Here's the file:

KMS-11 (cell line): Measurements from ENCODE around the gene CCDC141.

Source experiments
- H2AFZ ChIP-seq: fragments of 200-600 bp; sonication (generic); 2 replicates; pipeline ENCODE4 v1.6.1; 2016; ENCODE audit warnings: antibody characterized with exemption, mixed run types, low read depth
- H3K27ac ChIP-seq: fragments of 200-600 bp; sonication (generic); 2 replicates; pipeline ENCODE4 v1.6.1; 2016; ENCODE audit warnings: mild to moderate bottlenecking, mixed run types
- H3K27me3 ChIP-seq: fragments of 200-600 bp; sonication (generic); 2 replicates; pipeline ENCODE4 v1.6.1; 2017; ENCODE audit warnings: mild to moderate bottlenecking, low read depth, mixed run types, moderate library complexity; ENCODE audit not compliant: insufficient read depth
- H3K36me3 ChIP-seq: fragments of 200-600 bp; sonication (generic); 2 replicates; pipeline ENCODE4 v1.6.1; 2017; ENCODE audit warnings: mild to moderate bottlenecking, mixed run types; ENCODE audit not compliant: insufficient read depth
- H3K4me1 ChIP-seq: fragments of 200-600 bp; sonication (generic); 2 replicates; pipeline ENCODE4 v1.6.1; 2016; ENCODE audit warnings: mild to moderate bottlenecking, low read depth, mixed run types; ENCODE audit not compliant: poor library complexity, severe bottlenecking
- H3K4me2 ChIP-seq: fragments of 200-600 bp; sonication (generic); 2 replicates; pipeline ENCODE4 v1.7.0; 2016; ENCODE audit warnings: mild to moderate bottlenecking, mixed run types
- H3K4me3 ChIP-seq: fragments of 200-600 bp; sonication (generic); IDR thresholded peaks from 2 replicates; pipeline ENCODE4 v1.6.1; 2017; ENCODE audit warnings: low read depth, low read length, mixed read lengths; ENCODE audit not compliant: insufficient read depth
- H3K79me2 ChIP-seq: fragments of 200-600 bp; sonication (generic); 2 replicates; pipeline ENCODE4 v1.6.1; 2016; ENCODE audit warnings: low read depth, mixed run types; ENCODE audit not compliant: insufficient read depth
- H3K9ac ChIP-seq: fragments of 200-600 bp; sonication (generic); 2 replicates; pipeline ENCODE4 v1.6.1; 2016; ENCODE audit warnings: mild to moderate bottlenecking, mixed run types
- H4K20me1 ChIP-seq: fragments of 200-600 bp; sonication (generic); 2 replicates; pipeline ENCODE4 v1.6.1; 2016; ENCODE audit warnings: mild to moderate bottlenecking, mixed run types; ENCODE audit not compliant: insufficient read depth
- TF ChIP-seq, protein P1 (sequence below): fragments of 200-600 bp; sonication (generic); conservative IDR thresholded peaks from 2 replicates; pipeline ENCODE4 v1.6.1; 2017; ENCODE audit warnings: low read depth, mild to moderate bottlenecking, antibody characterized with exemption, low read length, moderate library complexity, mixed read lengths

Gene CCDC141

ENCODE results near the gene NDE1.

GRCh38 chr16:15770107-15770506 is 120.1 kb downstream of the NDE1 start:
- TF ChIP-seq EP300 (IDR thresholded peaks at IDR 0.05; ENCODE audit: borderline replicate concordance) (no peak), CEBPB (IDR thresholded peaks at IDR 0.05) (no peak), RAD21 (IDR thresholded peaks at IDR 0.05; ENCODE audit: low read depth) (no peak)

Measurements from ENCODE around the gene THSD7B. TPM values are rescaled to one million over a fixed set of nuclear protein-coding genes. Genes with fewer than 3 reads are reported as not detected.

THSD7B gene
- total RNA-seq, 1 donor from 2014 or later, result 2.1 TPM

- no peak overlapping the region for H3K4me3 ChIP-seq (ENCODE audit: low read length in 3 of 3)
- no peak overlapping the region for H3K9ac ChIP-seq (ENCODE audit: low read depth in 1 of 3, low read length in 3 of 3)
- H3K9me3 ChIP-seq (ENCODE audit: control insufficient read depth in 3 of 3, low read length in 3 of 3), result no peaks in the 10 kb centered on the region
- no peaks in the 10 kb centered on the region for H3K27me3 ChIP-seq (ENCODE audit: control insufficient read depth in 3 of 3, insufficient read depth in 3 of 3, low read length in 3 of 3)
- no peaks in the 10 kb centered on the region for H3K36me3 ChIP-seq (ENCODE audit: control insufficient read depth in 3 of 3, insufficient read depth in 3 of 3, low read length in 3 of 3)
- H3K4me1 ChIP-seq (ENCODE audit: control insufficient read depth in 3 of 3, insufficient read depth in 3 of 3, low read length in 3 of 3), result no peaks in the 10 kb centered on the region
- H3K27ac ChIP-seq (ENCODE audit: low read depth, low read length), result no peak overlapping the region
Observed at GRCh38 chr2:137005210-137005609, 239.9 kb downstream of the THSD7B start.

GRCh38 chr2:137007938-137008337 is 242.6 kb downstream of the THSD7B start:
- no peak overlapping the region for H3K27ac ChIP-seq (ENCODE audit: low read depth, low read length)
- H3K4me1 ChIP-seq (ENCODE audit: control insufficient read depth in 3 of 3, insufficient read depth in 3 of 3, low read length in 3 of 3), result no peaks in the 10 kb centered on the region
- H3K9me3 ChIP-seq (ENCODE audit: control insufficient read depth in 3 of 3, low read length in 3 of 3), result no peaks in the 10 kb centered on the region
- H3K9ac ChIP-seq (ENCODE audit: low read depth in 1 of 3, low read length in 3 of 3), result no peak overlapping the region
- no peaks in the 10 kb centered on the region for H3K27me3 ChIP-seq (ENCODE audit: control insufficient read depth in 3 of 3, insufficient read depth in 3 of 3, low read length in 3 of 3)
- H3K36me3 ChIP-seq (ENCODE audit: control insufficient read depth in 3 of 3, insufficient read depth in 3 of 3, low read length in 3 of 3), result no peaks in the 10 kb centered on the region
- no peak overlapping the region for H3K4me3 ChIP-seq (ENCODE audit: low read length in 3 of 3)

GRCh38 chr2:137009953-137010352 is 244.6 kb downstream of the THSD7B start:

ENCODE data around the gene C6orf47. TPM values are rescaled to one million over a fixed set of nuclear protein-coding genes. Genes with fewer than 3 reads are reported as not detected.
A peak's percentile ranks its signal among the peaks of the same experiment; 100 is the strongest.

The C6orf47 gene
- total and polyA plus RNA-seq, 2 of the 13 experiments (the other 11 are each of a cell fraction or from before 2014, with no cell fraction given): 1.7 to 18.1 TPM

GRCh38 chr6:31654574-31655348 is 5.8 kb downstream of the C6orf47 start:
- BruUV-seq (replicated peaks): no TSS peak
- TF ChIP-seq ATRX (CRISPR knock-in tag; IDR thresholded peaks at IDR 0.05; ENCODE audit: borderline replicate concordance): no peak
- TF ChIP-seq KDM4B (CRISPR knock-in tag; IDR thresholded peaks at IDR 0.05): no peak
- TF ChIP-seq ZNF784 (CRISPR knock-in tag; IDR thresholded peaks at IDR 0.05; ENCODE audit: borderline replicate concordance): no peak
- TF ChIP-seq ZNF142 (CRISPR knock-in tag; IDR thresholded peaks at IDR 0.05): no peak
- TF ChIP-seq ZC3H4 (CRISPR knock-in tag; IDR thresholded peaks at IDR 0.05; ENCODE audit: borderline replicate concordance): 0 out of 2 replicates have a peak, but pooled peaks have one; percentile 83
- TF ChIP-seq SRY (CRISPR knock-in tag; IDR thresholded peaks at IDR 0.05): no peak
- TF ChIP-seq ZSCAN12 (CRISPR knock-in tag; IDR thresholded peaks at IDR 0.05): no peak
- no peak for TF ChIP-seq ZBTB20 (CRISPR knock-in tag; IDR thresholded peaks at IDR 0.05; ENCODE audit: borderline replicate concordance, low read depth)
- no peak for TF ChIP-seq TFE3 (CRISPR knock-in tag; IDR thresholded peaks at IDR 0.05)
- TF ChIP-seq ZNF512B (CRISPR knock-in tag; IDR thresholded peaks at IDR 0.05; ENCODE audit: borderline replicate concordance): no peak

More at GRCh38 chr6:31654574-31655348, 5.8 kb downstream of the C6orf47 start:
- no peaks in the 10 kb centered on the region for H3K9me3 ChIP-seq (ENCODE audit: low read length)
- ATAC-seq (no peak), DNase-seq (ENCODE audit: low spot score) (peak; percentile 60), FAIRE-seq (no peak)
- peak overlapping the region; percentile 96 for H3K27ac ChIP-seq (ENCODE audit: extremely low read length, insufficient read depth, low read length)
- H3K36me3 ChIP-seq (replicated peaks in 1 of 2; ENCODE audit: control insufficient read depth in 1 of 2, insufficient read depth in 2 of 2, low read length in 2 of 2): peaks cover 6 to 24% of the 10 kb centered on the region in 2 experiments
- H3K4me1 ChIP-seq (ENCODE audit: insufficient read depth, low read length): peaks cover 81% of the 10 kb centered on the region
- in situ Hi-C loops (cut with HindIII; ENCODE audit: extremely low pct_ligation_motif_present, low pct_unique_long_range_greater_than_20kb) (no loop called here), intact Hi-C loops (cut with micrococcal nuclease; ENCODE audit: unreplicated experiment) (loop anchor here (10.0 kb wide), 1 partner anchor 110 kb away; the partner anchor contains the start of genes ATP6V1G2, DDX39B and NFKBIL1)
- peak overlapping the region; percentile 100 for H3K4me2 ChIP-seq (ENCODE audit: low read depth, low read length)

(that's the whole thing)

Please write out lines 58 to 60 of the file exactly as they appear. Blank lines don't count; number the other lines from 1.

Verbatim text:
- H3K36me3 ChIP-seq (replicated peaks in 1 of 2; ENCODE audit: control insufficient read depth in 1 of 2, insufficient read depth in 2 of 2, low read length in 2 of 2): peaks cover 6 to 24% of the 10 kb centered on the region in 2 experiments
- H3K4me1 ChIP-seq (ENCODE audit: insufficient read depth, low read length): peaks cover 81% of the 10 kb centered on the region
- in situ Hi-C loops (cut with HindIII; ENCODE audit: extremely low pct_ligation_motif_present, low pct_unique_long_range_greater_than_20kb) (no loop called here), intact Hi-C loops (cut with micrococcal nuclease; ENCODE audit: unreplicated experiment) (loop anchor here (10.0 kb wide), 1 partner anchor 110 kb away; the partner anchor contains the start of genes ATP6V1G2, DDX39B and NFKBIL1)